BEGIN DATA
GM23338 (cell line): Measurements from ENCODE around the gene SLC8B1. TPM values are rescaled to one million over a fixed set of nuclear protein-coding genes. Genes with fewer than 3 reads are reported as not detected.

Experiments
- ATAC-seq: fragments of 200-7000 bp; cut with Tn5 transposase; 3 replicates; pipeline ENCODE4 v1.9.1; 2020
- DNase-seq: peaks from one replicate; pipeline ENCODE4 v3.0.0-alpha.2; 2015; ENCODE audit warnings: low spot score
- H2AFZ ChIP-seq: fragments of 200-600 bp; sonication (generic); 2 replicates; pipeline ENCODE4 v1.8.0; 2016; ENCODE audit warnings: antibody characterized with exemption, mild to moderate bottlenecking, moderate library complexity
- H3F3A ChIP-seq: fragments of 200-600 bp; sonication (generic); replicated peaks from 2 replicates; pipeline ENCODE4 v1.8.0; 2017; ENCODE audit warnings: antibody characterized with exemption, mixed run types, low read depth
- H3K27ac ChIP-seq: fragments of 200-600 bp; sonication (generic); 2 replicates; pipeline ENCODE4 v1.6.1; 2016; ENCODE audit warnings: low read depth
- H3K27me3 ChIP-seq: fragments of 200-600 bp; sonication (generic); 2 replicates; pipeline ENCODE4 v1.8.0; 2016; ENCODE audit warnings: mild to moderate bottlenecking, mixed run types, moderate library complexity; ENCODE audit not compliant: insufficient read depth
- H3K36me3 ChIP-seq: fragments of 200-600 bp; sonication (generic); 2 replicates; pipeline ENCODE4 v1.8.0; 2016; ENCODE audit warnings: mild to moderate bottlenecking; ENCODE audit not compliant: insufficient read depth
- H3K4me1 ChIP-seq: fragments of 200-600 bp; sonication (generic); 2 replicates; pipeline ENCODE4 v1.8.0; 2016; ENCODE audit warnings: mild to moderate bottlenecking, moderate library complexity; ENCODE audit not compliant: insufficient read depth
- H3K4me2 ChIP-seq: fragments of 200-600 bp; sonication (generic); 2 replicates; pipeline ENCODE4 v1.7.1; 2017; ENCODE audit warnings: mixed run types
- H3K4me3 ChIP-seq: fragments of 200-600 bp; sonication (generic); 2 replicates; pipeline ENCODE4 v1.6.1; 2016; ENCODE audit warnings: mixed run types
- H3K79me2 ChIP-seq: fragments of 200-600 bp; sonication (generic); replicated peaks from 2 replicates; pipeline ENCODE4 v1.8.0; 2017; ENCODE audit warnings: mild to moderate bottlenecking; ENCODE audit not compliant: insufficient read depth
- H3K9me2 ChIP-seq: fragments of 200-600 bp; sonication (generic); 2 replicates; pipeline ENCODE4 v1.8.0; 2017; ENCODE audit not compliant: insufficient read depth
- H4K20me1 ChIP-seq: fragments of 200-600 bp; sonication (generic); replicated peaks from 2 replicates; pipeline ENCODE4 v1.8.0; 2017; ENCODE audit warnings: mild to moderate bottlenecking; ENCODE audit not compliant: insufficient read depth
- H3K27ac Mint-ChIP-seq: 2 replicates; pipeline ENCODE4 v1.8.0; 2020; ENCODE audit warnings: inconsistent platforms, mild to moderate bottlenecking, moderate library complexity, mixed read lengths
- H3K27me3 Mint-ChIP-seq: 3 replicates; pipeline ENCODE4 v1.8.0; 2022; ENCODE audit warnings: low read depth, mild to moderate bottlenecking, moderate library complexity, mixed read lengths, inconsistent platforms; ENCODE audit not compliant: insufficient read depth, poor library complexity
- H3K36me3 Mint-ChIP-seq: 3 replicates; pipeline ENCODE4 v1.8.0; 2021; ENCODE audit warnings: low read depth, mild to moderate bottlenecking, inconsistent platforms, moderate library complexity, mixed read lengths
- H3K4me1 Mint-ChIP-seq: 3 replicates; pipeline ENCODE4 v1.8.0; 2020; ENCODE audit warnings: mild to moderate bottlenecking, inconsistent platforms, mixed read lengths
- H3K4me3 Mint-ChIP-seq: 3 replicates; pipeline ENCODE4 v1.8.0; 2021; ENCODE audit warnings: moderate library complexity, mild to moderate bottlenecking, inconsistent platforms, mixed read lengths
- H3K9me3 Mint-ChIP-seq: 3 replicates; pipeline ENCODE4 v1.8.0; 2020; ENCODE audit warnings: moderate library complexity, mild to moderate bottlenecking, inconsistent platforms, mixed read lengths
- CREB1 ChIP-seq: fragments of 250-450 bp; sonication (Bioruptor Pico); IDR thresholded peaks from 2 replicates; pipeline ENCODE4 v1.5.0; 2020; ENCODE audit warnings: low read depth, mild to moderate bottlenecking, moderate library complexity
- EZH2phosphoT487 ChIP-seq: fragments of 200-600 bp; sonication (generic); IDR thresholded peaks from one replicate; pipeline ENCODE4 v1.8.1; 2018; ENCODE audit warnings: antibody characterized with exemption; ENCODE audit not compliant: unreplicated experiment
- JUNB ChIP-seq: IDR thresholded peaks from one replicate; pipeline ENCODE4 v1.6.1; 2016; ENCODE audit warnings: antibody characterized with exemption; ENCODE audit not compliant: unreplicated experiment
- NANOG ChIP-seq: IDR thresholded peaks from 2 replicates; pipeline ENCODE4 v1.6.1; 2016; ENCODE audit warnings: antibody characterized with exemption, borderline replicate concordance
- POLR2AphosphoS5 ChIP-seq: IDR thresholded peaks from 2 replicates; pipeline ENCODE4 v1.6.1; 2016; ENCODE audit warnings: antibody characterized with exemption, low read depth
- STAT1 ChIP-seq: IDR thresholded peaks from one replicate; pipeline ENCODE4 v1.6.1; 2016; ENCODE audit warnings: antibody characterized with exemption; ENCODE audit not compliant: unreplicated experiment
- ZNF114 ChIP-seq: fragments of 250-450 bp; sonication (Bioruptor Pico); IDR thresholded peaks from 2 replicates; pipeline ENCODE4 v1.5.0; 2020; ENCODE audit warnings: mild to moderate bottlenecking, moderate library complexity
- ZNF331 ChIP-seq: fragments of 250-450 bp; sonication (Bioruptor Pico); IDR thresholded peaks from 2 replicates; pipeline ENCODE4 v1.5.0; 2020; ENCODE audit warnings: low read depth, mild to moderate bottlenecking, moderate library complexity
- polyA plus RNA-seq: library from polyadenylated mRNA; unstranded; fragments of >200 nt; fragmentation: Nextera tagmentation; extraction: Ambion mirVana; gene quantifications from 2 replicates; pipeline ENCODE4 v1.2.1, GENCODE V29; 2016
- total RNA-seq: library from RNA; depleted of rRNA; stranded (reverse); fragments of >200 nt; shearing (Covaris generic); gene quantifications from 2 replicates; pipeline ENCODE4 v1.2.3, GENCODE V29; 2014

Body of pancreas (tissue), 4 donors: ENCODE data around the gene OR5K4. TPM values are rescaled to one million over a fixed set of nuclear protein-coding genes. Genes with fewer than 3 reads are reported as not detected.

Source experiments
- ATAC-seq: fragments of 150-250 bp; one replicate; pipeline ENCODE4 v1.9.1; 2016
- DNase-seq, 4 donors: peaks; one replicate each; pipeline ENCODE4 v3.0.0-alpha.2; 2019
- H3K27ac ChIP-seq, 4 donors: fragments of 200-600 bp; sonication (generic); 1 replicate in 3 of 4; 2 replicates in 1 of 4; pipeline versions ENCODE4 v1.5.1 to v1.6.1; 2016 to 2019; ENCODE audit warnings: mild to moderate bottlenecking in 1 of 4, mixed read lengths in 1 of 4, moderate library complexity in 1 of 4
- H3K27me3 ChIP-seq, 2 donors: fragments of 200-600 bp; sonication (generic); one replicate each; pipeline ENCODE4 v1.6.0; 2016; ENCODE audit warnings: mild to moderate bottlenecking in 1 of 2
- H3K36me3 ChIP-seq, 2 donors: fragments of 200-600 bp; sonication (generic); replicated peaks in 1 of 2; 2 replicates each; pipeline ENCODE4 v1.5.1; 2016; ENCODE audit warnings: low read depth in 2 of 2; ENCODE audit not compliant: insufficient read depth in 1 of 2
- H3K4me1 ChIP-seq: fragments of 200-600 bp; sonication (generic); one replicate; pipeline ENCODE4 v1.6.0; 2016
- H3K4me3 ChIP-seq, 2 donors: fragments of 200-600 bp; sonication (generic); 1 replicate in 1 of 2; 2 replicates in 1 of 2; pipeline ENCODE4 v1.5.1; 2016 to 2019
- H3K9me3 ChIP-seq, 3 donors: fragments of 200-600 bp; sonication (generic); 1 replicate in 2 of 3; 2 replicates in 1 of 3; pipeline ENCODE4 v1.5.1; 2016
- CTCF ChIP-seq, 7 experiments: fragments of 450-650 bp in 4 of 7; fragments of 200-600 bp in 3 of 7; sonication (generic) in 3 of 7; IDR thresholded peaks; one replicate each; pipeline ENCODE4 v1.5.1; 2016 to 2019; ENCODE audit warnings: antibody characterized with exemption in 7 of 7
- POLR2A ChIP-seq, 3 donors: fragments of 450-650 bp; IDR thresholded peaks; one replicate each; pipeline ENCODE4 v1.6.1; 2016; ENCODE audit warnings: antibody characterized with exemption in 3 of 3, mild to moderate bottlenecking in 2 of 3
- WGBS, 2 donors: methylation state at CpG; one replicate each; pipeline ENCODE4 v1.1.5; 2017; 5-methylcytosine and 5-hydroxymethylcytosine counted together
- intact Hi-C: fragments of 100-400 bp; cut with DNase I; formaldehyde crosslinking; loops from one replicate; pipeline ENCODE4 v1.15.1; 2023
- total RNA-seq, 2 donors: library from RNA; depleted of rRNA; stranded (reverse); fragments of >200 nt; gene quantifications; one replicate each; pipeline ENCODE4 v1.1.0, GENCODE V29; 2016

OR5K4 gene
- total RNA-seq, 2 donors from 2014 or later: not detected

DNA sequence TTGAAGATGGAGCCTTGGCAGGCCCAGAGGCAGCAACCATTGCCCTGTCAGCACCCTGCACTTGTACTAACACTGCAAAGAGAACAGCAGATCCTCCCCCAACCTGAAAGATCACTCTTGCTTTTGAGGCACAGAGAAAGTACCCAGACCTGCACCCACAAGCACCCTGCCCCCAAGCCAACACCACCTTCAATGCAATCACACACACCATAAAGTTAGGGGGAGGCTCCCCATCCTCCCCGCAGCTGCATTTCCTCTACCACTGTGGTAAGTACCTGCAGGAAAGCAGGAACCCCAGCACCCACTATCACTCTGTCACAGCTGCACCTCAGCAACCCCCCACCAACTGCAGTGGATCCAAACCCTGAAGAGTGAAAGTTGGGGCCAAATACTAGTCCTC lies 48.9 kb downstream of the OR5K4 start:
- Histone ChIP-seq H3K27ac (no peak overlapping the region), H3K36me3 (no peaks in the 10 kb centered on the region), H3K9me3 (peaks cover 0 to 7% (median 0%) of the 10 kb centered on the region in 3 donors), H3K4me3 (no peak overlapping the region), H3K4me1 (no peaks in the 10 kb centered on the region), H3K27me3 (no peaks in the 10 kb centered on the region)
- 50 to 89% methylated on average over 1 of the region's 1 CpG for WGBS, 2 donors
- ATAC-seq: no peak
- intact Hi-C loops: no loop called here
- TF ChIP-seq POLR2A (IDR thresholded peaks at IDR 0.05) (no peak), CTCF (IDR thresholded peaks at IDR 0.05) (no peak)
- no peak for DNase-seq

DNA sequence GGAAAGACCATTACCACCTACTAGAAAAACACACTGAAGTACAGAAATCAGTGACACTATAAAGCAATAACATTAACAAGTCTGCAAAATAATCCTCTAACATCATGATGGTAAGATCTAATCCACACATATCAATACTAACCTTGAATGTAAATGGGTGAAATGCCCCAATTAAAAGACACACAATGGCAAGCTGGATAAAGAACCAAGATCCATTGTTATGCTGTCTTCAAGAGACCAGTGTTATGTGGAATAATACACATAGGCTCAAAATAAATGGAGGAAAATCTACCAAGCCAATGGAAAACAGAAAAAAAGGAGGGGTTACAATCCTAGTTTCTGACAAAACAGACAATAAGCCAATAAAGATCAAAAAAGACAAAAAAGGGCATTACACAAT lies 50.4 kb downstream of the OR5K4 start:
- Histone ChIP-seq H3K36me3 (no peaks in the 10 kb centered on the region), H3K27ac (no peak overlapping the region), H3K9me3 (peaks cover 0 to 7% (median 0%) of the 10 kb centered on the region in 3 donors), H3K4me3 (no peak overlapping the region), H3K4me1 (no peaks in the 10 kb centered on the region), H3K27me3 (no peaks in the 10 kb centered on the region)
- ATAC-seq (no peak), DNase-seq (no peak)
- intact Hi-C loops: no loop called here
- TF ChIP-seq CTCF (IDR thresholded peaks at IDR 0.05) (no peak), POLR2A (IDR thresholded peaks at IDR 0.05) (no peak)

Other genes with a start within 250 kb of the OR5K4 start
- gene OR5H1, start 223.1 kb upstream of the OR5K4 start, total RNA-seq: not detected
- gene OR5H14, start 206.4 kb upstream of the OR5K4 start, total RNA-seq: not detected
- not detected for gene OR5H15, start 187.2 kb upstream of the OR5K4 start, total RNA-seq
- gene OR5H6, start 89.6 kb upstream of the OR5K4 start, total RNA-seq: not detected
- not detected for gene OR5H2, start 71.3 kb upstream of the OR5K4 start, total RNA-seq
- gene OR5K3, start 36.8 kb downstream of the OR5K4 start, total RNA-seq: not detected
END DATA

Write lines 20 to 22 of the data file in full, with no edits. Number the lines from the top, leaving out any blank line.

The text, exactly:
- H3K4me3 Mint-ChIP-seq: 3 replicates; pipeline ENCODE4 v1.8.0; 2021; ENCODE audit warnings: moderate library complexity, mild to moderate bottlenecking, inconsistent platforms, mixed read lengths
- H3K9me3 Mint-ChIP-seq: 3 replicates; pipeline ENCODE4 v1.8.0; 2020; ENCODE audit warnings: moderate library complexity, mild to moderate bottlenecking, inconsistent platforms, mixed read lengths
- CREB1 ChIP-seq: fragments of 250-450 bp; sonication (Bioruptor Pico); IDR thresholded peaks from 2 replicates; pipeline ENCODE4 v1.5.0; 2020; ENCODE audit warnings: low read depth, mild to moderate bottlenecking, moderate library complexity